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Published: 30 April 2021
Fig. 2.11 Rolling a ball on a flat produces pure rolling at a point. Rolling a ball in an “almost” conforming raceway produces a line of rolling contact. More
Series: ASM Technical Books
Publisher: ASM International
Published: 01 August 2012
DOI: 10.31399/asm.tb.smfpa.t53500211
EISBN: 978-1-62708-317-1
... Abstract Roll forming is a process in which flat strip or sheet material is progressively bent as it passes through a series of contoured rollers. This chapter describes the basic configuration and operating principles of a roll forming line and the cross-sectional profiles that can be achieved...
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Published: 01 January 2015
Fig. 9.6 Typical rolling mill designs used in rolling plate, sheet, strip, and foil More
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Published: 01 January 2015
Fig. 9.9 Two-high rolling mill. This type of mill lends itself to rolling titanium sheet and plate. Courtesy of Timet More
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Published: 01 January 2015
Fig. 9.10 Hot rolling converts slab material into a single longer piece that can be coiled at an intermediate-thickness hot band. Courtesy of Timet More
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Published: 01 August 2005
Fig. 2.74 Rolling of a metal sheet. (a) Elongation on surface of the sheet. (b) Resulting distribution of longitudinal residual stress over thickness of sheet (schematic). Note: The residual stress pattern would be the reverse of those shown here for large reduction of thickness. Source: Ref More
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Published: 01 August 2012
Fig. 10.13 Flexible roll forming mill prototype. Servomotors: (M1) for light rolling; (M2) for driving rolls; (M3) for rotating turn table; and (M4) for translating base table. (a) Turn table. (b) Base table. (c) Guide actuator. (d) Rotary encoder. (e) Linear encoder. (f) Blank sheet. (g More
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Published: 01 August 2013
Fig. 2.29 Evolution of grain structure in cold rolling and annealing. Source: Ref 2.1 More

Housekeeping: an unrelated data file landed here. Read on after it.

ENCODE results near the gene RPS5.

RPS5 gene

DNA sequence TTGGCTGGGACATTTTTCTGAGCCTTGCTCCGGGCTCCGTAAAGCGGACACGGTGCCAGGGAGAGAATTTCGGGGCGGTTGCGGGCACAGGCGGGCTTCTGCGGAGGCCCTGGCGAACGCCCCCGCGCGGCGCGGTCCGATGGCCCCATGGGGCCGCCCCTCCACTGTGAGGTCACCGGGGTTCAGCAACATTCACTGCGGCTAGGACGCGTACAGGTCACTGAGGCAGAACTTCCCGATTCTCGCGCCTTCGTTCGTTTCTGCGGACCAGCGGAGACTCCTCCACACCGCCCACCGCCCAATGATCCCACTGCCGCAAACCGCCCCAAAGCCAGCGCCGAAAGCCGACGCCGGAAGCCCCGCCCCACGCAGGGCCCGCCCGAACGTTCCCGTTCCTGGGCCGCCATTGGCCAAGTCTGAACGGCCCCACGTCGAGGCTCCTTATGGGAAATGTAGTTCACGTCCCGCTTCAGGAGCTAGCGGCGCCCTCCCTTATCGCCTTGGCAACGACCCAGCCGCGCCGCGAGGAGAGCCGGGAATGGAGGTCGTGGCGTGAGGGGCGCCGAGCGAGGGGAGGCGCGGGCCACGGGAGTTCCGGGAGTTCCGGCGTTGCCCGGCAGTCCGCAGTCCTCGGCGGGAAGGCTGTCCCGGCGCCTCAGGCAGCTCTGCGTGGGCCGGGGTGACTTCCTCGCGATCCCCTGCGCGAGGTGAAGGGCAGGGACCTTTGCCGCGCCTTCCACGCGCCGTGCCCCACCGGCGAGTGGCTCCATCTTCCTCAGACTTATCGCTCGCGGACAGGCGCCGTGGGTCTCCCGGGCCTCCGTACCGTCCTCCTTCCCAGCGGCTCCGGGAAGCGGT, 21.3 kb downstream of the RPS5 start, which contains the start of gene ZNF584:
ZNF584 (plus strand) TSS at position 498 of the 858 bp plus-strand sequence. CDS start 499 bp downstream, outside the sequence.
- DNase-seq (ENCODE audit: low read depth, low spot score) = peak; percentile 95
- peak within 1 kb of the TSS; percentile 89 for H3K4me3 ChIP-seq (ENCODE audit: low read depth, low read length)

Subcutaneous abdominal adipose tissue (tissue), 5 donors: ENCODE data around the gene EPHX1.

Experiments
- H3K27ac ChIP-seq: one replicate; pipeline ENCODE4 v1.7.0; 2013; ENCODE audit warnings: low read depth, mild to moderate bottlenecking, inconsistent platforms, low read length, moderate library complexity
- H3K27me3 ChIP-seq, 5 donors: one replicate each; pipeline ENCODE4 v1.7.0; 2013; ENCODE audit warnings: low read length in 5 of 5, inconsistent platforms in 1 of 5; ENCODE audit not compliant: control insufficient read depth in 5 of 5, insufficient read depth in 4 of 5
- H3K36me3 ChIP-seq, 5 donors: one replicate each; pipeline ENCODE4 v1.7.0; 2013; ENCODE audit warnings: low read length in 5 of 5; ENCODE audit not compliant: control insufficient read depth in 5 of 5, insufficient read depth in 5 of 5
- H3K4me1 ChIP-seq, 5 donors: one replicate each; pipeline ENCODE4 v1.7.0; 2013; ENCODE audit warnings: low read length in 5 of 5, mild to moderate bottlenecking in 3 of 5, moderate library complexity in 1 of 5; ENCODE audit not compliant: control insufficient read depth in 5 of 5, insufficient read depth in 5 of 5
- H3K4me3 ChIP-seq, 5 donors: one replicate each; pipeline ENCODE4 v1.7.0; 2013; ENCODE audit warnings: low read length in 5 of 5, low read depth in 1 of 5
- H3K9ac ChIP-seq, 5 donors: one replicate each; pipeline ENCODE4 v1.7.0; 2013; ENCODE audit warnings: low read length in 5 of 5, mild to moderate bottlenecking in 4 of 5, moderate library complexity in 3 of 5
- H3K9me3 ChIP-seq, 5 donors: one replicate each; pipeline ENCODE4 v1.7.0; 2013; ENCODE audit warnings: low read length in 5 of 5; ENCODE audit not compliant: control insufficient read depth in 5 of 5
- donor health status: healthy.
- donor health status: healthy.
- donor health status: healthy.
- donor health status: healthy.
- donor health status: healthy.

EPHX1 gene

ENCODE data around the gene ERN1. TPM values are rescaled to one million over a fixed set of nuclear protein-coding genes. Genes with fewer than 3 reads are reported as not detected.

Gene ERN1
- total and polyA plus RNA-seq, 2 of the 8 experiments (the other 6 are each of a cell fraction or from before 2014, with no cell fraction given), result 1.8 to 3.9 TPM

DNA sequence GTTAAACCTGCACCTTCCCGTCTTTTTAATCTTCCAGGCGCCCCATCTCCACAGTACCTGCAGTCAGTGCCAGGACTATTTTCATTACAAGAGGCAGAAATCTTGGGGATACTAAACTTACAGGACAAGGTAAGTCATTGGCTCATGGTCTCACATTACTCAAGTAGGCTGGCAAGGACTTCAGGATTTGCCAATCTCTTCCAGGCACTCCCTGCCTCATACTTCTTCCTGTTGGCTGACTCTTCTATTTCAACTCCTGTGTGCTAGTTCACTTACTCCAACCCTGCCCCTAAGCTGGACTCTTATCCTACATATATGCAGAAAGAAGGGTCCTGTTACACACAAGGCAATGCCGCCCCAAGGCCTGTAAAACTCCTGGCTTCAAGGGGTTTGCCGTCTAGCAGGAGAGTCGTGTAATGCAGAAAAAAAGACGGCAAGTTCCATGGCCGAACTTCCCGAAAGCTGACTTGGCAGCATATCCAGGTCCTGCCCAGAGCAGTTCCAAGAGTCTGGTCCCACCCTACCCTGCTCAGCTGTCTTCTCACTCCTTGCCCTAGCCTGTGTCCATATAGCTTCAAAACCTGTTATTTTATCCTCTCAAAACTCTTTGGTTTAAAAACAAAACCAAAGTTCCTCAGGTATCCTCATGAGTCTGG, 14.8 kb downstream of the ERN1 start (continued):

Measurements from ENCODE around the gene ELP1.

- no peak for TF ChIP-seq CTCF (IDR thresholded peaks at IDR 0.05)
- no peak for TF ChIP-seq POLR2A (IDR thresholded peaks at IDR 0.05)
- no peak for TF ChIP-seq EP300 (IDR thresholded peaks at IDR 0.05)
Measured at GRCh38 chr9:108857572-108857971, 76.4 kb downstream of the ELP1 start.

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Published: 01 August 2013
Fig. 15.21 Traditional flat rolling process More
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Published: 01 August 2013
Fig. 15.23 Thickness profile in flexible rolling. Source: Ref 15.1 More
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Published: 01 August 2013
Fig. 15.26 Experimental pan made from flexible rolling blank. Source: Ref 15.10 More
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Published: 01 August 2013
Fig. 15.27 Various applications of flexible rolling blanks. Source: Ref 15.10 More
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Published: 01 August 2018
Fig. 12.51 Longitudinal cross section of fasteners presenting rolling folds or laps in different extents and locations. (a) Lap in the thread crest. (b) Lap close to the thread crest. (c) Lap in the thread root. More
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Published: 01 August 2018
Fig. 12.58 (a) Defect that gave rise to the rupture, during cold rolling of a thin sheet of steel. (b) Longitudinal cross section of the sheet, tangential to the edge of one of the defects. The surface of the sheet is at the bottom of the image. The dark line is the crack, slightly opened More
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Published: 01 August 2018
Fig. 14.10 Plates of API X70, steel, produced through controlled rolling. Longitudinal cross section. (a) and (c), at 1/4 thickness (t/4 position). (b) and (d) mid-thickness (t/2 position). Ferrite (ferritic grain size ASTM 11) and fine pearlite. Some banding. Courtesy of ArcelorMittal Tubarão More
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Published: 01 August 2018
Fig. 14.11 Dual-phase API X100 steel for piping produced through controlled rolling. C = 0.06%, Mn = 1.96%, Nb = 0.04%, Ti = 0.01%, + Ni, Cu, Mo. Granular ferrite and bainite (martensite and retained austenite are also present). Courtesy of Nippon Steel Corporation. Source: Ref 11 More
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Published: 01 August 2018
Fig. 14.12 Experimental API X120 steel produced by controlled rolling in accordance with the cycle presented in (c). Steel containing C ≅ 0.05%, Mn ≅ 1.95%, Mo ≅ 0.33%, B = 12 ppm and other additions, including titanium to prevent the formation of boron nitride. (a) Lower bainite. Quenching More
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Published: 01 August 2018
Fig. 17.69 Transverse cross section of a rolling mill roll. The cylinder surface (upper portion of the image) has been chilled. White cast iron region close to the roll surface, gray core, and mottled transition region. Etchant: iodine. More
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Published: 30 November 2013
Fig. 4 Schematic of pure rolling (ignoring elastic deformation). (a) When two rollers of different sizes but the same surface velocity (not rpm) contact in pure rolling, point A will contact point A’, then point B will contact B’, point C will contact point C’, and other points around More
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Published: 30 November 2013
Fig. 5 Schematic of rolling/sliding contact. (a) The situation shown in Fig. 4 changes drastically if the rollers are externally driven and forced to rotate with different surface velocities. The upper roller is driven at a higher surface velocity than the lower roller, which introduces More